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For a city like Mumbai, the first thought that comes to our mind is skyscrapers and automobiles. However, what many are unaware of is that the city is also home to several biodiversities. 

With the increasing population on land,  urban dwellers are moving into the habitat of animals leaving them homeless and resulting in man-animal conflict. 

While many of us see animals as a threat to humans, a group of young volunteers from RAWW shows us that there are more humane ways to deal with the problem.

Founded in 2013, RAWW is working towards and promoting urban wildlife conservation and mitigation of human-animal conflict.

Pawan Sharma, Founder said, “Urban wildlife conservation is all about conserving the remaining habitats and the wild species that live within them. There is a growing need for conservation as a lot of development that happens is a result of deforestation, encroachment, and unsustainable projects, as a result of which many species are facing extinction.”

He further said, “RAWW is working in close coordination with the State Forest Department. Other emergency service providers, including the police and fire departments.Whenever distress calls are reported, it forwards them to RAWW ‘S helpline. After gathering the required details and assessing the situation, the helpline assigns teams who conduct the rescue operation. A vet then examines the rescued species, and if declared fit, the team releases them back to their natural habitat or in case of injury, they are treated before being discharged.”

The NGO also provides foster services for animals who can not be reunited.On average, the organisation rescues around 1200 to 1500 different species of wild animals, birds and reptiles. Besides that, they also have initiatives like treatment and rehabilitation of wildlife, capacity building workshops, organising clean up drives, plantation drives and other similar activities in and around Mumbai and Thane. In 2018, RAWW took part in over four Indian Pangolin rehabilitation exercises with the Maharashtra Police and Forest Department. Pangolins, an endangered species in India, are often victims of trafficking, as their scales are used to cure a wide range of ailments, including skin diseases and spinal problems.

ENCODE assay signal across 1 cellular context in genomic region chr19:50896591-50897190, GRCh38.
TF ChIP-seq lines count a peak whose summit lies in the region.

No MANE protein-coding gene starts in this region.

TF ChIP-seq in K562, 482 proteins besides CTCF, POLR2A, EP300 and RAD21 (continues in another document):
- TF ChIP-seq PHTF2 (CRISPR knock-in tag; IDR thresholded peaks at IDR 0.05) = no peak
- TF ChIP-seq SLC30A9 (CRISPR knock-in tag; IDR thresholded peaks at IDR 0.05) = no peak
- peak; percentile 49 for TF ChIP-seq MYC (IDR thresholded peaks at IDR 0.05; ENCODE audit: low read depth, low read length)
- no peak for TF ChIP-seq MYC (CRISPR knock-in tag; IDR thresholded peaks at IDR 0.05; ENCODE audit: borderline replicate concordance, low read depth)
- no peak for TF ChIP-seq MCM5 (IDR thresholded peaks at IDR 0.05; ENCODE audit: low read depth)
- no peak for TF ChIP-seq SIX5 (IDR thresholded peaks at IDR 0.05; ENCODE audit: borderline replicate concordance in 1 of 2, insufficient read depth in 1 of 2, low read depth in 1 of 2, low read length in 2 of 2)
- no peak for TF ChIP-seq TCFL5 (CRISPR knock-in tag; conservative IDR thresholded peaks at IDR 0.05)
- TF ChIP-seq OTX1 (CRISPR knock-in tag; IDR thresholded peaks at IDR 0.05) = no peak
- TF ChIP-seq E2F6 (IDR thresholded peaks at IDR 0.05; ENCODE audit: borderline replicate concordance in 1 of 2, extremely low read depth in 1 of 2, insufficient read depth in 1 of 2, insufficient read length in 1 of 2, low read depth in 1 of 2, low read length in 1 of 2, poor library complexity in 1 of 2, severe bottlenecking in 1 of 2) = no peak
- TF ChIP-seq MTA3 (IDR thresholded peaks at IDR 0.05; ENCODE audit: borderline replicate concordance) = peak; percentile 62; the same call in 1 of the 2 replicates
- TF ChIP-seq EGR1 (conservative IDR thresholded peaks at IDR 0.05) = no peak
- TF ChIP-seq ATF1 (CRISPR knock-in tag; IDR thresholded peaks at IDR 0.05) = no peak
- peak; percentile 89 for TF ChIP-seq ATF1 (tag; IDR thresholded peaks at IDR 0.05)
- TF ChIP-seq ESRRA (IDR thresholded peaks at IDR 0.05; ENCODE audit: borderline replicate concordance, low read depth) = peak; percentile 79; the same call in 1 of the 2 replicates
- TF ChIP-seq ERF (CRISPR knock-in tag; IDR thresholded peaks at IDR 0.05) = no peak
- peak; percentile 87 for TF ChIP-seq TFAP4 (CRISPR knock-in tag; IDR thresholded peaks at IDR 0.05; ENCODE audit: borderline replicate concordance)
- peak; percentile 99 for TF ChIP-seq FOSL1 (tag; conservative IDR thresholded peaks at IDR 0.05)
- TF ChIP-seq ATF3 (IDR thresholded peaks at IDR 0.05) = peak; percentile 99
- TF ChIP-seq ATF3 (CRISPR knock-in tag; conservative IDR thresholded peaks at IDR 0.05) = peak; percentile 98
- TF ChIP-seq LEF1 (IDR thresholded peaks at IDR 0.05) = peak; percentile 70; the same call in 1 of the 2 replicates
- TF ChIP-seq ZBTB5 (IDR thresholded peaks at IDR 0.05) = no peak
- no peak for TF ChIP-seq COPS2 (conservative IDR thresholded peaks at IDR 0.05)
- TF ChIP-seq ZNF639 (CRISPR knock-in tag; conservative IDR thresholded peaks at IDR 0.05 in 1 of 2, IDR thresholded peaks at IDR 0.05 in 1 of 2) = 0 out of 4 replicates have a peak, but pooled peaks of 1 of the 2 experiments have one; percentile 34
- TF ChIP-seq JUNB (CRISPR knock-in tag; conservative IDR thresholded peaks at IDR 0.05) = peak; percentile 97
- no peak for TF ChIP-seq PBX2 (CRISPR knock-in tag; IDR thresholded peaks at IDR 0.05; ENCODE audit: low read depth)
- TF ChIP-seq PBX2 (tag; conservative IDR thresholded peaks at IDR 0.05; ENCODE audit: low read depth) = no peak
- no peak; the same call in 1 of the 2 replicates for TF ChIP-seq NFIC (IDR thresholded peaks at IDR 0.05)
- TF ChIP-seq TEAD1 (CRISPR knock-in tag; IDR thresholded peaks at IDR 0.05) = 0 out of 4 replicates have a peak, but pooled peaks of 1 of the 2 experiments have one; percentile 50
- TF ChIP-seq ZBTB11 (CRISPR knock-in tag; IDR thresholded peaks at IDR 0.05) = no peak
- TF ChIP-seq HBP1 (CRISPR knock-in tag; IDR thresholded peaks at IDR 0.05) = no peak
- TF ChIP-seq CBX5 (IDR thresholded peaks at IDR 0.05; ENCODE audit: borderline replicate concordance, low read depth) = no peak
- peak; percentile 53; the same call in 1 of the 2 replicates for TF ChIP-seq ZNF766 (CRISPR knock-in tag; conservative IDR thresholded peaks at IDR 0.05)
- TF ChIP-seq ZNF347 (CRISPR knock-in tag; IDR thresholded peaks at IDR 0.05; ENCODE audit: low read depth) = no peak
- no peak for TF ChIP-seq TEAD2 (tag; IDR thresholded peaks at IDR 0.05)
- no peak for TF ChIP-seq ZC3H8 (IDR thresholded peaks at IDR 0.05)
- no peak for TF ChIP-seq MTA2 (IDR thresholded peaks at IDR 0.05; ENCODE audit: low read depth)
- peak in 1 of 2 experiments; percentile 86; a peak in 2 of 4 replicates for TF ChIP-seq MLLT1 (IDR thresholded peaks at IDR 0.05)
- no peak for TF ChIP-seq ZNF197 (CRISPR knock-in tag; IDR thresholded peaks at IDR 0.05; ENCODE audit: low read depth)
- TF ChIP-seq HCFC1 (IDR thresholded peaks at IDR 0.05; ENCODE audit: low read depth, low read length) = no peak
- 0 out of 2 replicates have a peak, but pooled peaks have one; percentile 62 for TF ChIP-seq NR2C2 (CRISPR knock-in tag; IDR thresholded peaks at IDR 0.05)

In the same year, the NGO was among the first organisations to alert the authorities about citizens feeding seagulls at Marine Drive, Mumbai. The Mangroves Cell of the Forest Department quickly took notice and increased patrolling in the area soon after. The job, however, is not without its fair share of risks.

Pawan Sharma said, “Wildlife rescue is a multitasking job and involves various types of risks which depend from animal to animal and situation to situation. We follow systematic, scientific and strategic ways to conduct and execute our operations.

He further said, “Animals do not harm unless they feel threatened when we try to help or rescue them. Unlike us, they do not understand that because of their instincts and characteristics. So the question of our team members being harmed goes like there are accidents which happen because of human errors and that is very much a part of the job.The flora and fauna of a region play a vital role in maintaining the ecological balance and conserving it is of utmost importance. Especially in a city like Mumbai, where because of rapid urbanisation, the wildlife population is increasingly under threat.”

“Wildlife conservation is a very broad subject and we can achieve it only if the entire society takes part and contributes to the initiative,” said Pawan Sharma as he signs off.

To volunteer with RAWW, one can write to raww.mumbai@gmail.com.

Written By: Aaron Dias

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